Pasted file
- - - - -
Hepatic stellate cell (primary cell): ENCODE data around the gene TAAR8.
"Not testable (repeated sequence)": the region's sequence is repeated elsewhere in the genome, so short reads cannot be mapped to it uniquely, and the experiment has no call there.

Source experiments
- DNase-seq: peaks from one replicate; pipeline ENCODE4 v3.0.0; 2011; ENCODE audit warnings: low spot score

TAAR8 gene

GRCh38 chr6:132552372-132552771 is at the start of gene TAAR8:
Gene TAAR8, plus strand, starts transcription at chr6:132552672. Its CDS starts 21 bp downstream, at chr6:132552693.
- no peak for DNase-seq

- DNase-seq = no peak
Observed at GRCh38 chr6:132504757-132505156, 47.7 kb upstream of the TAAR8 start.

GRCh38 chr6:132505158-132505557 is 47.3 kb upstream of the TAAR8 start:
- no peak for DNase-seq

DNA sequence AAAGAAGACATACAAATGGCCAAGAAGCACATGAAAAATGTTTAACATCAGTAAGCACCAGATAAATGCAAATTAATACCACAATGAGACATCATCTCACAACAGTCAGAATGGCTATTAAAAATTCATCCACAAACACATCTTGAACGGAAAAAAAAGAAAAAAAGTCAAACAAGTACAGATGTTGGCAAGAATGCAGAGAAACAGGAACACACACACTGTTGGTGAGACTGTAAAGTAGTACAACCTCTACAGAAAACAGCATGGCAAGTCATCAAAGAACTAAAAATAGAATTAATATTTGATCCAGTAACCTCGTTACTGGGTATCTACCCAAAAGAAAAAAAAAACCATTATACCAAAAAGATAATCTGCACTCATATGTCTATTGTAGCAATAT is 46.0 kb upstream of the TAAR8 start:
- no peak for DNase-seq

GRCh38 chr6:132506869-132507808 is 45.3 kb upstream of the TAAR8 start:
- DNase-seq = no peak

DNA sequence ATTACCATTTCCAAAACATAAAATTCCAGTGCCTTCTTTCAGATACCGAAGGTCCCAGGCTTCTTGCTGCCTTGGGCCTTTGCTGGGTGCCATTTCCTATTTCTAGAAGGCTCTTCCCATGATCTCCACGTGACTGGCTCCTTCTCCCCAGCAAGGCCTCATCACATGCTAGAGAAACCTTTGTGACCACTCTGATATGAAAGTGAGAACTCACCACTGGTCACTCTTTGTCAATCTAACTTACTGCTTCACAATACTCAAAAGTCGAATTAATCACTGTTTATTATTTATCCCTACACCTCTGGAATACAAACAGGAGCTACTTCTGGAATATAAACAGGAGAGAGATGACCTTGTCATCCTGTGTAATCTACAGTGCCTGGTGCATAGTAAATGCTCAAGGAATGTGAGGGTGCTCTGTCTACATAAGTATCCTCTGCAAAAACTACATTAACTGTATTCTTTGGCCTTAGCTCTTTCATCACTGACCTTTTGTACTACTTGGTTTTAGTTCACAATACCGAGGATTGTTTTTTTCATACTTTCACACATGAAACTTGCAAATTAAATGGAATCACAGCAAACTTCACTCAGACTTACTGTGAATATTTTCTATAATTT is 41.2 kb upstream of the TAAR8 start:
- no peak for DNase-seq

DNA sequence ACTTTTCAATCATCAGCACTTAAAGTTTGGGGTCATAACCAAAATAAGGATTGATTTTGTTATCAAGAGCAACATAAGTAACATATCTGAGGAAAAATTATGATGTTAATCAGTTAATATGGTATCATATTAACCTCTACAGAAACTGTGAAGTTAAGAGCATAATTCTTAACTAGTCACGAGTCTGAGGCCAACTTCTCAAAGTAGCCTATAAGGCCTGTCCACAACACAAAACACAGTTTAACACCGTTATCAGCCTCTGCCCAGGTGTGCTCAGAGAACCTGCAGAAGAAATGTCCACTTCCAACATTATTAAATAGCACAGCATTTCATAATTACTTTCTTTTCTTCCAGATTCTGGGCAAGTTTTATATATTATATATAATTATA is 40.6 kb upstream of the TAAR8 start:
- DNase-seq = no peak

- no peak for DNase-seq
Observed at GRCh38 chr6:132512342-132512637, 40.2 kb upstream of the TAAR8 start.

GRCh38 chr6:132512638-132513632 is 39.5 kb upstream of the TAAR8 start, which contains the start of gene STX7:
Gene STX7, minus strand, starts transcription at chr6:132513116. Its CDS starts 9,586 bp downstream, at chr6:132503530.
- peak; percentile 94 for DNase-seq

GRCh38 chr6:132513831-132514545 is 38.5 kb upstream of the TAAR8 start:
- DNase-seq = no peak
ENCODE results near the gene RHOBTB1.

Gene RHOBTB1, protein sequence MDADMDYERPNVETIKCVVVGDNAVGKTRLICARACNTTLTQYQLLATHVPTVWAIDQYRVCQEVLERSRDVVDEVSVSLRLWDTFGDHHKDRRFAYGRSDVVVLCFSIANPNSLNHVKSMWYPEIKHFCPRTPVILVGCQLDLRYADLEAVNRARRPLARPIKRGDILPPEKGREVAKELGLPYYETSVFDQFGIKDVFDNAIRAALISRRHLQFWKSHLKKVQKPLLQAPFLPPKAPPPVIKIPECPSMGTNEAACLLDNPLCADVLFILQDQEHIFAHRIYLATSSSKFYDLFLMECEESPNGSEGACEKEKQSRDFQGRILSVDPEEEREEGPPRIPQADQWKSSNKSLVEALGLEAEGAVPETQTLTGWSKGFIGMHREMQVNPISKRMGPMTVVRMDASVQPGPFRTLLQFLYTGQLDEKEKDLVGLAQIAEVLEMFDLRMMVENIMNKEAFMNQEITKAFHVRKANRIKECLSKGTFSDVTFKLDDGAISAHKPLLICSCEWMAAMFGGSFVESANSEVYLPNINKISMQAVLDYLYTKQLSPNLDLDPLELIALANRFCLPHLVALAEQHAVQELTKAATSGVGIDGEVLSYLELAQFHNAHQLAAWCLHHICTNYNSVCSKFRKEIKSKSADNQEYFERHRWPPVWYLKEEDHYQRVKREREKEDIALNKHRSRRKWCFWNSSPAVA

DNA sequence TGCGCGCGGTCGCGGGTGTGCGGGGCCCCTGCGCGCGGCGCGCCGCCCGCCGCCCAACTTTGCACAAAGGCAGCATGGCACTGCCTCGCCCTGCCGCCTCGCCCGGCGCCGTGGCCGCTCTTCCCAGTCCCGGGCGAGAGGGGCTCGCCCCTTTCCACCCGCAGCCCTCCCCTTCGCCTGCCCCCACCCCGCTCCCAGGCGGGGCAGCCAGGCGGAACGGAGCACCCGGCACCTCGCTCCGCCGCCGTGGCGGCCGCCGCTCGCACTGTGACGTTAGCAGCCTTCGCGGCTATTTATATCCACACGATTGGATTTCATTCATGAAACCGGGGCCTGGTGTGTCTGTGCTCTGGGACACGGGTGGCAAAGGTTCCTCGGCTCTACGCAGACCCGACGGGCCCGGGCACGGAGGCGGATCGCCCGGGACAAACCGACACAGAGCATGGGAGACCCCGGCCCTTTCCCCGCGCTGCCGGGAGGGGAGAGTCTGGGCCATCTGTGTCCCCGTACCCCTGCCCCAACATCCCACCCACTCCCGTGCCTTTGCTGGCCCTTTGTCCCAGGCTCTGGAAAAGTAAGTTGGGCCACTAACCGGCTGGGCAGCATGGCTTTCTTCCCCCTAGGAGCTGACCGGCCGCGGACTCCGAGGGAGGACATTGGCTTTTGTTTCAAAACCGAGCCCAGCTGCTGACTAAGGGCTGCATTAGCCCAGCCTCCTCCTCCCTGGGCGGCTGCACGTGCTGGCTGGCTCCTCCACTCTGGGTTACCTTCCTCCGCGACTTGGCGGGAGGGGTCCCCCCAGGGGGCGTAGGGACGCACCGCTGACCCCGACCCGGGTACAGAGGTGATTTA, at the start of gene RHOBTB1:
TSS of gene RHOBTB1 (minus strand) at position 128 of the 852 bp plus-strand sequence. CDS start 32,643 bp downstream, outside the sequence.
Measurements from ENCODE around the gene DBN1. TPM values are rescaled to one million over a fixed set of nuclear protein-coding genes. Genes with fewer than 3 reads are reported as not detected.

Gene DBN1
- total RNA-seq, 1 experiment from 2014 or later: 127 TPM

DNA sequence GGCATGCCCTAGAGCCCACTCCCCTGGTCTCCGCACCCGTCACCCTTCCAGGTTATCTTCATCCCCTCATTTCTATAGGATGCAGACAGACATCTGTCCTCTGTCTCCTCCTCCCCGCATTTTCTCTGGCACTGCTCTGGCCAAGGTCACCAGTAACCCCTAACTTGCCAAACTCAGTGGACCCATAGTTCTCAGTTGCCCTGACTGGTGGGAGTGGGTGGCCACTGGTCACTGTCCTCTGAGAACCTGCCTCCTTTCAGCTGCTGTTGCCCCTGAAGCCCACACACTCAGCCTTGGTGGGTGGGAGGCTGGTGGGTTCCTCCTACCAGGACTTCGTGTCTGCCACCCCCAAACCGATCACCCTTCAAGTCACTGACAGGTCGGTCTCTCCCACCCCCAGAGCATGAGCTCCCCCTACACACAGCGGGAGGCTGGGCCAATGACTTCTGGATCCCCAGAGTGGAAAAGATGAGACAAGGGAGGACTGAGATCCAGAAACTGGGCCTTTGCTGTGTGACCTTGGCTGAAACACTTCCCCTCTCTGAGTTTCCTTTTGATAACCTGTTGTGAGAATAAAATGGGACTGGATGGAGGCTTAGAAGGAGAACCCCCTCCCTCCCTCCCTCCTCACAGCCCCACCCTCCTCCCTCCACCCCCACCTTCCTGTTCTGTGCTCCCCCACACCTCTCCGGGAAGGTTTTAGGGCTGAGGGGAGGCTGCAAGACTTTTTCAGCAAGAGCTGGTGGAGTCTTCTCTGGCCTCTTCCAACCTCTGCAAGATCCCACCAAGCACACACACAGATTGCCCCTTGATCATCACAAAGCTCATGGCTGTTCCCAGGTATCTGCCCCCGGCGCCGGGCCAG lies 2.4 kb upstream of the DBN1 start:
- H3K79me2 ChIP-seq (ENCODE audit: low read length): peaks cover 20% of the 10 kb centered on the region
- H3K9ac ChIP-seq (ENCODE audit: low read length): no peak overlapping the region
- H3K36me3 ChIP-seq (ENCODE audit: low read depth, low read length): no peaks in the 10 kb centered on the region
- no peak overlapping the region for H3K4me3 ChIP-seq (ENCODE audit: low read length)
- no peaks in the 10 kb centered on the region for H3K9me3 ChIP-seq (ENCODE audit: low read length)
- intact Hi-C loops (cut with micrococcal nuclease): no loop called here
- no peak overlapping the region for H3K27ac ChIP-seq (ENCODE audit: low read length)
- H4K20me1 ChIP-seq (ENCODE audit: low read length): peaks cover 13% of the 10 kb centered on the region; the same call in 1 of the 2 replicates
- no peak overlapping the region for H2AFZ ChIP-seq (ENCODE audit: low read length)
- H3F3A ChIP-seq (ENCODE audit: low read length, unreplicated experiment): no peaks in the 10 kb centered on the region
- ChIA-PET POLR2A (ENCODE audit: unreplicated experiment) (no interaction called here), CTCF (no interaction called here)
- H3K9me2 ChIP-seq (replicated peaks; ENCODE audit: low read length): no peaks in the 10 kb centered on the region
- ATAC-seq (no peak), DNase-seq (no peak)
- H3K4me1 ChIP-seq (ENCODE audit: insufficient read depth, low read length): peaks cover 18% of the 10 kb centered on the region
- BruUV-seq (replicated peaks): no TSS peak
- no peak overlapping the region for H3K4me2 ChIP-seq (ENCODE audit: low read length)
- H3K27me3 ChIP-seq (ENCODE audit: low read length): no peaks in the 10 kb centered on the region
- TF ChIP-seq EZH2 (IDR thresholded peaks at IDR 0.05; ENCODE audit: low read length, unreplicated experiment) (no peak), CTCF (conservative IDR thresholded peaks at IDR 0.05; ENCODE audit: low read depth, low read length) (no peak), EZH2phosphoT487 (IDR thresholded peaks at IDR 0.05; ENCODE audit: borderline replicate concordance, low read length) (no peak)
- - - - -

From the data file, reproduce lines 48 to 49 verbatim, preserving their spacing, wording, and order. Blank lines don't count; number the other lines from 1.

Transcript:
- ATAC-seq (no peak), DNase-seq (no peak)
- H3K4me1 ChIP-seq (ENCODE audit: insufficient read depth, low read length): peaks cover 18% of the 10 kb centered on the region